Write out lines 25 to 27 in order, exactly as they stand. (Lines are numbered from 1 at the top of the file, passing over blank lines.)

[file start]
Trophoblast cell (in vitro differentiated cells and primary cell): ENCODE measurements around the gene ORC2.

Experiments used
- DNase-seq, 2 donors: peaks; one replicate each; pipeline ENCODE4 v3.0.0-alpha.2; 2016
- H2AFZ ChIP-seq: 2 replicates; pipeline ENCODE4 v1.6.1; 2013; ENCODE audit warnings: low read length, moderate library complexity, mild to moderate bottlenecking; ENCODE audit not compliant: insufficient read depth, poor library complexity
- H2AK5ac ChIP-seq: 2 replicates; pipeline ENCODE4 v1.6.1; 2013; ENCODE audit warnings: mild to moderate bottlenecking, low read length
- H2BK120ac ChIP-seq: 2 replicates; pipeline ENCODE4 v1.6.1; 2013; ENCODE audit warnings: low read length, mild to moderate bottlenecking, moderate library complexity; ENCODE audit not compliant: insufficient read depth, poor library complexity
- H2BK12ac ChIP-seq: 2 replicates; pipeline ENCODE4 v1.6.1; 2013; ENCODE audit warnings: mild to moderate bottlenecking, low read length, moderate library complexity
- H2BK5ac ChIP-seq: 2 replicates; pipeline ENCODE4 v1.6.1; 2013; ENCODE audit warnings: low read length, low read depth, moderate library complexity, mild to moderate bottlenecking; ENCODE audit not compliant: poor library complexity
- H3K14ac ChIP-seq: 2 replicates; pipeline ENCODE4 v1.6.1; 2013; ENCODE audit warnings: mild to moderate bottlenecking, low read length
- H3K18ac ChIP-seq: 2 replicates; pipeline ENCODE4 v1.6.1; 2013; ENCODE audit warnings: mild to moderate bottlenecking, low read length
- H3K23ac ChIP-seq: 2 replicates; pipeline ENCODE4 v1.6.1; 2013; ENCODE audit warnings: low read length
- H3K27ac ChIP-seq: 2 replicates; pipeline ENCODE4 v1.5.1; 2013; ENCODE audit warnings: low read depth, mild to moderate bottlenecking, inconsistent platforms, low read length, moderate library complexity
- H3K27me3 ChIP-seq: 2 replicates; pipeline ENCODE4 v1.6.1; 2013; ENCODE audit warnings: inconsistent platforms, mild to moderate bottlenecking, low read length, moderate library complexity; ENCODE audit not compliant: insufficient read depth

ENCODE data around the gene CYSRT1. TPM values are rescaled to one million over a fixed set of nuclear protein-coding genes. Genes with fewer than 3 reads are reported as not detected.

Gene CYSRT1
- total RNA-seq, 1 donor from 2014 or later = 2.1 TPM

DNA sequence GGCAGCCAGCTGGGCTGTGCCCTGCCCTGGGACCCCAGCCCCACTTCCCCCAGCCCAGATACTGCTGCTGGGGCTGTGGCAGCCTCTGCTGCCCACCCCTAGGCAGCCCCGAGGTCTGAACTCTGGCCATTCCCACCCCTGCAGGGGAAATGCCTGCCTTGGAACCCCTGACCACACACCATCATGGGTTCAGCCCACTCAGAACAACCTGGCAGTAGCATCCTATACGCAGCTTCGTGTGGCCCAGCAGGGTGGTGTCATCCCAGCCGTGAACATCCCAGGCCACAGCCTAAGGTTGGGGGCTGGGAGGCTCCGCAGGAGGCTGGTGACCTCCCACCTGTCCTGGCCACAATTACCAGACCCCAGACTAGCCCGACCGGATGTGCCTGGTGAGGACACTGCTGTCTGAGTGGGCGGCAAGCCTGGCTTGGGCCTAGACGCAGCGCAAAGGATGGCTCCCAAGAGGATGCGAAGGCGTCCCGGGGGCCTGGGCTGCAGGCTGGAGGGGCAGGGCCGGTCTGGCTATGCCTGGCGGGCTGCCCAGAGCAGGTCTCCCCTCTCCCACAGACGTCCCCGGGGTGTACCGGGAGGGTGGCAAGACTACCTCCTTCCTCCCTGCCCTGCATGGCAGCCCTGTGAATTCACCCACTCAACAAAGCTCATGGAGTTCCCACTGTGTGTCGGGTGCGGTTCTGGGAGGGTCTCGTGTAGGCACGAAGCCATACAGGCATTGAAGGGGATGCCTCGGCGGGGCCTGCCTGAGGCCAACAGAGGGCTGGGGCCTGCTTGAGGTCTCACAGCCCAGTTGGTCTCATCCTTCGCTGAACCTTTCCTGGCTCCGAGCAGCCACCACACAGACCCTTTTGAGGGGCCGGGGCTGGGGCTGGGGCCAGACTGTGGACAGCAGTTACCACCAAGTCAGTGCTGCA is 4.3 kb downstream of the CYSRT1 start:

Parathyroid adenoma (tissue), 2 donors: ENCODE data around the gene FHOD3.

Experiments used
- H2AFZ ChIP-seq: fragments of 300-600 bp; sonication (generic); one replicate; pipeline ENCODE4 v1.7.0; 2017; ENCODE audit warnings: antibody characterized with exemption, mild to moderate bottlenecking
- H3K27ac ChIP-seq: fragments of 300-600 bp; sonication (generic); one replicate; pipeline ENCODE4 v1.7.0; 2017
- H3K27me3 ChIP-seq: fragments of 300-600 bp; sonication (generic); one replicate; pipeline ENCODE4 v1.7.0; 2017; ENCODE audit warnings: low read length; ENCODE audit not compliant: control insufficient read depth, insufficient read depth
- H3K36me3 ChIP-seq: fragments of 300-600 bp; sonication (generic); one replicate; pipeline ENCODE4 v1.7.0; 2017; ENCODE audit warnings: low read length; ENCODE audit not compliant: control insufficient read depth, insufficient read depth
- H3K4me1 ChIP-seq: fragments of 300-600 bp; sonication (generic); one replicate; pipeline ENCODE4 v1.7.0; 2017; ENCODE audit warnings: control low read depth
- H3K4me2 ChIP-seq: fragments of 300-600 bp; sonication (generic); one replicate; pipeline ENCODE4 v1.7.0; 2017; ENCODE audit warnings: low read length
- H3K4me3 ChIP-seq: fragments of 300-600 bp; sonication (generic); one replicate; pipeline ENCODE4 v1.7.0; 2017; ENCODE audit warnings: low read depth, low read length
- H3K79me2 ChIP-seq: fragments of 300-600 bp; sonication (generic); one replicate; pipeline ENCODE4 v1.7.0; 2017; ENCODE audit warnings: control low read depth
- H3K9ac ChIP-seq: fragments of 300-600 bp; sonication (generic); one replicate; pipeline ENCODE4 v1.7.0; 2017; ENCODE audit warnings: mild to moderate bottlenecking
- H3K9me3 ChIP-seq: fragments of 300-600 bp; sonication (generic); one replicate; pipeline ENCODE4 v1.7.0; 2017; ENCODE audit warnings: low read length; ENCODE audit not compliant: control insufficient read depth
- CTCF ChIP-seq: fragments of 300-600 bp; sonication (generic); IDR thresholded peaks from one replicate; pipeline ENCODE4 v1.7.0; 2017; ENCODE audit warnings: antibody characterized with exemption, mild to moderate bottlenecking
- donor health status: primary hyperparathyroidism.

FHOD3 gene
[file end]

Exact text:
- H3K4me2 ChIP-seq: fragments of 300-600 bp; sonication (generic); one replicate; pipeline ENCODE4 v1.7.0; 2017; ENCODE audit warnings: low read length
- H3K4me3 ChIP-seq: fragments of 300-600 bp; sonication (generic); one replicate; pipeline ENCODE4 v1.7.0; 2017; ENCODE audit warnings: low read depth, low read length
- H3K79me2 ChIP-seq: fragments of 300-600 bp; sonication (generic); one replicate; pipeline ENCODE4 v1.7.0; 2017; ENCODE audit warnings: control low read depth